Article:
The legal basis of Russian territorial organizations

  • Articles 65-67 of the Constitution of the Russian Federation in Chapter 3 (“Federal Structure”).
  • The law “On Rehabilitation of Repressed Peoples” (1991).
  • “The Strategy for State National Politics of the Russian Federation up to 2025” (2012).
  • In every section of the book (see below), there are also links to the legal basis of some particular cases of displacement.
  • Detailed characteristics of sources on the Soviet legal basis are on pages 93-94.

Programmatic ideological texts

  • Yuri Zhukov. A Landmine For The State. Literary Gazette, 2012. Part 1, part 2.
  • The articles on Russian federalism by Sergei Shakhrai, one of the authors of the Constitution of the Russian Federation and an ideologist of “governoration”.
  • Marianna Fadeicheva. A Person In Ethnopolitics. The Concept of Ethnonational Being. Ural Branch of RAS, Yekaterinburg, 2003. Bugai references this book; it is not available online, but Fadeicheva's articles are—for example, this one.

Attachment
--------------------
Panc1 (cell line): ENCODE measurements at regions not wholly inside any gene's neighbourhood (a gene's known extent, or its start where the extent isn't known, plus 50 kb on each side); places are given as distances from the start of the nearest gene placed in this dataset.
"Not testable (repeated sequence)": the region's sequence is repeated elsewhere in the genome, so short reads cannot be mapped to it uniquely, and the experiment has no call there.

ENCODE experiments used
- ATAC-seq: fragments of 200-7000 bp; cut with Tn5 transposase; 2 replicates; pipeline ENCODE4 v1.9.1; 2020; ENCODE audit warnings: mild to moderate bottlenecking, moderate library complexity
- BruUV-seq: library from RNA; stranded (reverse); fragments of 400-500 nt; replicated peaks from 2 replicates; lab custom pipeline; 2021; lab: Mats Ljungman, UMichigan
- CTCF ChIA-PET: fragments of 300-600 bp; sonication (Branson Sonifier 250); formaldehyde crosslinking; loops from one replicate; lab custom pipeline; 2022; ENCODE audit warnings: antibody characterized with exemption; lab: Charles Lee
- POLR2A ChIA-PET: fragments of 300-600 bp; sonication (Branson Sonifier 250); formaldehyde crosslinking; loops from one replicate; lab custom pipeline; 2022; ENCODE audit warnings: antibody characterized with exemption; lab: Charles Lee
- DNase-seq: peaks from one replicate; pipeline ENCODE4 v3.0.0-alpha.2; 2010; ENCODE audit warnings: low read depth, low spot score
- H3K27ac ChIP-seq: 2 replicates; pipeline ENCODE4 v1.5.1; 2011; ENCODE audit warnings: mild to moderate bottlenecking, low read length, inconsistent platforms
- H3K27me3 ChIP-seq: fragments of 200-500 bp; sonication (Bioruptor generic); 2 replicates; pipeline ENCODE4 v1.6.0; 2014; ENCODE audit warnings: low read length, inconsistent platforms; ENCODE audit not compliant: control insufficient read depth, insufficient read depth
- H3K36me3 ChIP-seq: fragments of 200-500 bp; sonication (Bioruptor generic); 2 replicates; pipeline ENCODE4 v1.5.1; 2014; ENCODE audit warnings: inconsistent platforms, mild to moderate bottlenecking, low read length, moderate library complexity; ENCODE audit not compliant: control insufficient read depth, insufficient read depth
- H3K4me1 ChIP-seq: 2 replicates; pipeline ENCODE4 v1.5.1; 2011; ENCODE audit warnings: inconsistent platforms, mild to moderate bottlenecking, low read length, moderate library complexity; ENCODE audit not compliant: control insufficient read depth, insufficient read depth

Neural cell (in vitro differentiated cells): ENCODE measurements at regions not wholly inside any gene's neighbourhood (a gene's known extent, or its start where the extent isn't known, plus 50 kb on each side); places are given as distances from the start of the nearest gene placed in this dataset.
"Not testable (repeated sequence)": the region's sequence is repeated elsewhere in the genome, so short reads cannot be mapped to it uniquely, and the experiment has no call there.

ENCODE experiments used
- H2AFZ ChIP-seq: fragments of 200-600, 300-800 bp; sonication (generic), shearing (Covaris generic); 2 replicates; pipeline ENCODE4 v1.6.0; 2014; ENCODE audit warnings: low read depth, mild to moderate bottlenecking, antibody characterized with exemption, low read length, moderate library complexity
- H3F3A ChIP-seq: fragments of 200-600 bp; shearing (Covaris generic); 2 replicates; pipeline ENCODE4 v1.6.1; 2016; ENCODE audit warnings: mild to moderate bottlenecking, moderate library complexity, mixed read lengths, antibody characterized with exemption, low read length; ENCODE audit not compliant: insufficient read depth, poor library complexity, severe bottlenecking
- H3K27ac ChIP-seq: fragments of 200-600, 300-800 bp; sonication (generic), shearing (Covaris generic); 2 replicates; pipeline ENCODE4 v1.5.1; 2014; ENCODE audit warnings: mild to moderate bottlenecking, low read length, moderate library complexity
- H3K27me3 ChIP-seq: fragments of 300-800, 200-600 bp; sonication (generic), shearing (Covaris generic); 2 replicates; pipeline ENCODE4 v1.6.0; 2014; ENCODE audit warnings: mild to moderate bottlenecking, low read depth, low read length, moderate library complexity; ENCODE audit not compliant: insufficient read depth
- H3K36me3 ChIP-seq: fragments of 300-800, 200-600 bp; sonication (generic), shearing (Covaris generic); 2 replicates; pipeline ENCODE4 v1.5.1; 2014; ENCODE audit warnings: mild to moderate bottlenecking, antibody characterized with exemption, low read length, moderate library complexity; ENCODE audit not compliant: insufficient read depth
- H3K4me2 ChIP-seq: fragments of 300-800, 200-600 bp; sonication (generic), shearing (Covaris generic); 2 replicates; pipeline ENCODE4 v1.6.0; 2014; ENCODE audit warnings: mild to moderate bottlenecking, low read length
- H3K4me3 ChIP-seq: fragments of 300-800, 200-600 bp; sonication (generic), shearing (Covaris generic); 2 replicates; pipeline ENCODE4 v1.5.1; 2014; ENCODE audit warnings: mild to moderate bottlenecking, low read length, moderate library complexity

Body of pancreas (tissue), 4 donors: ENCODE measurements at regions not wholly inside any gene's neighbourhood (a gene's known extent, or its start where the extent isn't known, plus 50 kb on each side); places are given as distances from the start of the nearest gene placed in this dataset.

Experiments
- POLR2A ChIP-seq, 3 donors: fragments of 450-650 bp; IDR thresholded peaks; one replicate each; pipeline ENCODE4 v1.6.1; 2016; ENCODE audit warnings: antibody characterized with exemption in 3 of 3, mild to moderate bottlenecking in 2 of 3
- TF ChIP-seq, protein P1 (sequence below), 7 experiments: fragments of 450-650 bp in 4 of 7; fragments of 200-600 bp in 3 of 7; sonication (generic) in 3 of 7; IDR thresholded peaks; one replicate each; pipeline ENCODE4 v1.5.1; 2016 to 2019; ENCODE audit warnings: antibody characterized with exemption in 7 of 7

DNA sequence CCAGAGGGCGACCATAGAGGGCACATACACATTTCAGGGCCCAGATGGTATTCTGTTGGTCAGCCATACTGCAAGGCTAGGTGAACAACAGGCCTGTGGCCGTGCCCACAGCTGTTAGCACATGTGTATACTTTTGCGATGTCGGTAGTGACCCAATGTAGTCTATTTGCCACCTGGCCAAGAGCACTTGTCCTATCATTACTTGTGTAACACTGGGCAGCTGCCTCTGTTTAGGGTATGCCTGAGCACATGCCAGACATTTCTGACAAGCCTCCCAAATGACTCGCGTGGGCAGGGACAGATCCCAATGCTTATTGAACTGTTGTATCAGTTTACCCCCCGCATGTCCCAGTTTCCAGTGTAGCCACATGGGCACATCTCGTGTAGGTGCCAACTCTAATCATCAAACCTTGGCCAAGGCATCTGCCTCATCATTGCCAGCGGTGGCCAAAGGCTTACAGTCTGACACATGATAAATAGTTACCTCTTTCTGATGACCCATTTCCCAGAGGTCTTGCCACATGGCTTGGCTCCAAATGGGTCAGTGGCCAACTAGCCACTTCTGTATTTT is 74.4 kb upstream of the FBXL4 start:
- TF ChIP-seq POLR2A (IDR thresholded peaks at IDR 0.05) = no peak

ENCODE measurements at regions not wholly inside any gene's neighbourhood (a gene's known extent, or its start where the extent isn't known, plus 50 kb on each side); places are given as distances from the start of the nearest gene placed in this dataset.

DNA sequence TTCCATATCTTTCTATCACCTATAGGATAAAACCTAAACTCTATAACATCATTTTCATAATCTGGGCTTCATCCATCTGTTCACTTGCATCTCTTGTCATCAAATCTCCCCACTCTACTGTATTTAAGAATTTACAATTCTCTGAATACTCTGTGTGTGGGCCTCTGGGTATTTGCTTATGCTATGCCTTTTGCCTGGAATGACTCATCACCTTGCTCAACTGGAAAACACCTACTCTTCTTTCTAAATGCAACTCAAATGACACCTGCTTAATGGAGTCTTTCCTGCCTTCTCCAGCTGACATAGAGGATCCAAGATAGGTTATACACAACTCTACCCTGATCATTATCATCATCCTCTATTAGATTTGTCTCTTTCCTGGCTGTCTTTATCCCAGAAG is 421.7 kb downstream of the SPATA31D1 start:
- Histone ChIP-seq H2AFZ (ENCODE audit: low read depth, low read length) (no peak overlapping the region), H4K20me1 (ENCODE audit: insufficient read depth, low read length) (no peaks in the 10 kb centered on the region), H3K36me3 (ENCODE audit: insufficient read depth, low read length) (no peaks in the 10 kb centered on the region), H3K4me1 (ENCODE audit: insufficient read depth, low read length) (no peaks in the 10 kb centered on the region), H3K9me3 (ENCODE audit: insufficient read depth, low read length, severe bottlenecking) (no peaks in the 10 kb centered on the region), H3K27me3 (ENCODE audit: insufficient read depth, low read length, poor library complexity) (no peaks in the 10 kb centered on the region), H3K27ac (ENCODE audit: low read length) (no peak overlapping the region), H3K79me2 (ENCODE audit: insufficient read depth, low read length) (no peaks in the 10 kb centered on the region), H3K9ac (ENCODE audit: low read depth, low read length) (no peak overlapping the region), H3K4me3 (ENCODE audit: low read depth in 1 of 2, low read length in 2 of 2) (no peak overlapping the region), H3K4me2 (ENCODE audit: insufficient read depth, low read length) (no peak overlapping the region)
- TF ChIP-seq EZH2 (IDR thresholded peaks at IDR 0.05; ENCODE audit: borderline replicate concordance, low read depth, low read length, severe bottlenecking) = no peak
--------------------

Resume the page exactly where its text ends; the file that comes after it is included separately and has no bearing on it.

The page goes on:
Researchers whose methodology the book is based on

From “territorial phenomenology” to “the semiosphere of the nation”.

  • Lev Mechnikov, an imperial historian and geographer, and his Soviet followers, Anatolii Chistobayev, Mikhail Sharygin and Anatolii Remnyov; their notion of “socio-geographical synthesis”, “socio-geographic issues of the relations between society and nature: geographical division of labor and spacial organization of society”.
  • Vladimir Kagansky, a geographer. The Cultural Landscape and the Soviet Living Space. New Literary Observer, Moscow, 2001. An interesting phrase from Kagansky's dissertation that Bugai quotes: “The logic of administrative subordination contradicts the natural logic of territorial relations (neighborhood, semantic unity of the landscape) and prevails over it.”